Tags:  PIPE    Electronic Communications    Email    Internet     |    In: Cases of Note : FINRA
Bill Singer's Comment

An interesting case on a few levels.  First, my long antagonism to PIPEs is noted -- I tend to absolutely hate these transactions as among the most pernicious evils of Wall Street that are often little more than battering rams used against smaller issuers.

The bulk review aspect of this case warrants attention.  The apparent failure to age-out the database and to include within samples inactive mail accounts is a practice that compliance departments should now note is within FINRA's cross-hairs.  Similarly, if your firm provides an internal chat facility, make sure that you have documented procedures for monitoring that communication system.

February 2011
Kim Edward Elverud (Principal)
OS/2008013429301/February 2011

Elverud caused his member firm to use Internet advertisements, websites and other public communications that were misleading, did not supply fair and balanced presentations of risks and rewards, or failed to give a sound basis for evaluating information. Elverud failed to approve or maintain records of public communications his firm issued. Elverud’s firm distributed a newsletter, which Elverud wrote, about a company whose securities the firm marketed; the letter was unduly and excessively positive, and failed to disclose material facts concerning the company’s financial difficulties, which caused the communication to be misleading.

Elverud made misrepresentations to investors through letters written on firm letterhead, about the securities the company issued, and the letters misrepresented the individual offers being made as a general reinvestment option to keep the investors from redeeming their holdings in the company’s securities, and omitted material information regarding the company’s financial difficulties.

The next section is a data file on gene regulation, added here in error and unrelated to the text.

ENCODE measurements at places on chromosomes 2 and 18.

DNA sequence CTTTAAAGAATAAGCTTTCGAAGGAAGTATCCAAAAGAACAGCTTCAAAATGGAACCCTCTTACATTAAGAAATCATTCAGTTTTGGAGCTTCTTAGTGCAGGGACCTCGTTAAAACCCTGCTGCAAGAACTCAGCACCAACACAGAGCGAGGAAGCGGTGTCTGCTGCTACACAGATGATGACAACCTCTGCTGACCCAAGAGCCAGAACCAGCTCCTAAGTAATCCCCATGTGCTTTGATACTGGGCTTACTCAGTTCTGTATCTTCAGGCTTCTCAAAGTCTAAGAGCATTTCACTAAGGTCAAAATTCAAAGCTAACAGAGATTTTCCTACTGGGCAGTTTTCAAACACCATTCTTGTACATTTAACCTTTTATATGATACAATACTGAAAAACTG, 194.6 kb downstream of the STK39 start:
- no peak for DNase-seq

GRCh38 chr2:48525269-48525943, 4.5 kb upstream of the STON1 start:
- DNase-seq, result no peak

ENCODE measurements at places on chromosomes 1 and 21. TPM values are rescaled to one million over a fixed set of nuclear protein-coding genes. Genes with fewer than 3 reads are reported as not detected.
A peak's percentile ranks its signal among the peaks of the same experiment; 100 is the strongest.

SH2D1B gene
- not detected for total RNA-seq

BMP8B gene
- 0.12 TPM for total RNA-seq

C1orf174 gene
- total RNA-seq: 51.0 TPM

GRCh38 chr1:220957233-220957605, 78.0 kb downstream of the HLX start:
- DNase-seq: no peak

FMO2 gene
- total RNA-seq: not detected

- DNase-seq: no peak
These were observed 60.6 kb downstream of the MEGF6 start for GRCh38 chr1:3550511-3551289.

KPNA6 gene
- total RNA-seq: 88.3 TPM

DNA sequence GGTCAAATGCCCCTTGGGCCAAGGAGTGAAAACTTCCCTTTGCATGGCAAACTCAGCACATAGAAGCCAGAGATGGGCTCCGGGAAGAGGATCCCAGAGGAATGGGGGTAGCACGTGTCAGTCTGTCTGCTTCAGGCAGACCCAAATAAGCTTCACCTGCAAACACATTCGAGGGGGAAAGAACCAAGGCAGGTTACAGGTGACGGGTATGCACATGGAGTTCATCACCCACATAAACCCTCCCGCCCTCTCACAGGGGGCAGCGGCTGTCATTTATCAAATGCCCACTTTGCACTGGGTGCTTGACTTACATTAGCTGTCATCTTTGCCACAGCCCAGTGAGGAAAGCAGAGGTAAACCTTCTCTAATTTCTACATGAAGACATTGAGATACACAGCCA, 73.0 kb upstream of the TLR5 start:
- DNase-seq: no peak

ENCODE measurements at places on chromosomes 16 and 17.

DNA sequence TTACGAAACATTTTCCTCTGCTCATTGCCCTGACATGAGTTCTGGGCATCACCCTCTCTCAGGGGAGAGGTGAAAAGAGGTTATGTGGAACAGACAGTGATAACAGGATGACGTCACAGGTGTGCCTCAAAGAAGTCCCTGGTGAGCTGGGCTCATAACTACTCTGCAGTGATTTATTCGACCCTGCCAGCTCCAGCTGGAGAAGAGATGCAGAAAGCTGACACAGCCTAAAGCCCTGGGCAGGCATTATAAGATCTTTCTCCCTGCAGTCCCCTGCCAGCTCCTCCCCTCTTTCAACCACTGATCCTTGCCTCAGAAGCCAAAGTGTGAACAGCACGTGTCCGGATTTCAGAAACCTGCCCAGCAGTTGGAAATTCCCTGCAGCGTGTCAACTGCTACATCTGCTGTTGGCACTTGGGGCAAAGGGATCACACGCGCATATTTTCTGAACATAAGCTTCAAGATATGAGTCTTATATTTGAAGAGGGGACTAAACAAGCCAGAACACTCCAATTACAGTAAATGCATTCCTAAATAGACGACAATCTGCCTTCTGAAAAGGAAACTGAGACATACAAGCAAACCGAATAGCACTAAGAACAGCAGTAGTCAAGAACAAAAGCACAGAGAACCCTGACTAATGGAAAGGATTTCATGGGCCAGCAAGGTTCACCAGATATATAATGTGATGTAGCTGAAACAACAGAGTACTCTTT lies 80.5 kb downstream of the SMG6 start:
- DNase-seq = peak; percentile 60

Elverud caused his firm’s books and records identifying personnel holding supervisory and compliance responsibilities to be inaccurate. Elverud caused his firm to conduct a securities business while it was in violation of its net capital requirements.

Kim Edward Elverud (Principal): Barred
Tags:  Website    Internet     |    In: Cases of Note : FINRA
January 2011
Jenny Quyen Ta (Principal)
AWC/2010021538701/January 2011

Ta engaged in outside business activities and failed to give prompt written notice to her member firm. Ta failed to disclose that she had financial interests and/or discretionary authority in multiple brokerage accounts at other broker-dealers and failed to give her firm prompt written notice of these accounts; on account applications, she falsely indicated that she was not affiliated with a securities firm. On a firm securities annual attestation form, Ta falsely stated that she did not have a personal securities account.

Ta created websites which included representations about her career accomplishments but never obtained a registered firm principal’s approval for those sites. One of the websites stated that Ta founded a full-service broker-dealer that was a FINRA member when, in fact, it was not; although that entity had a new member application pending with FINRA, it was not an actual broker-dealer and never became a FINRA member.

Ta failed to inform a registered firm principal that she had a Twitter account which, on occasion, she used to tout a particular stock. In addition, Ta’s “tweets” were unbalanced, overwhelmingly positive and frequently predicted an imminent price rise, and Ta did not disclose that she and her family members held a substantial position in the stock.

Jenny Quyen Ta (Principal): Fined $10,000; Suspended 1 year.
Tags:  Away Accounts    Website    Internet    Electronic Communications     |    In: Cases of Note : FINRA
Enforcement Actions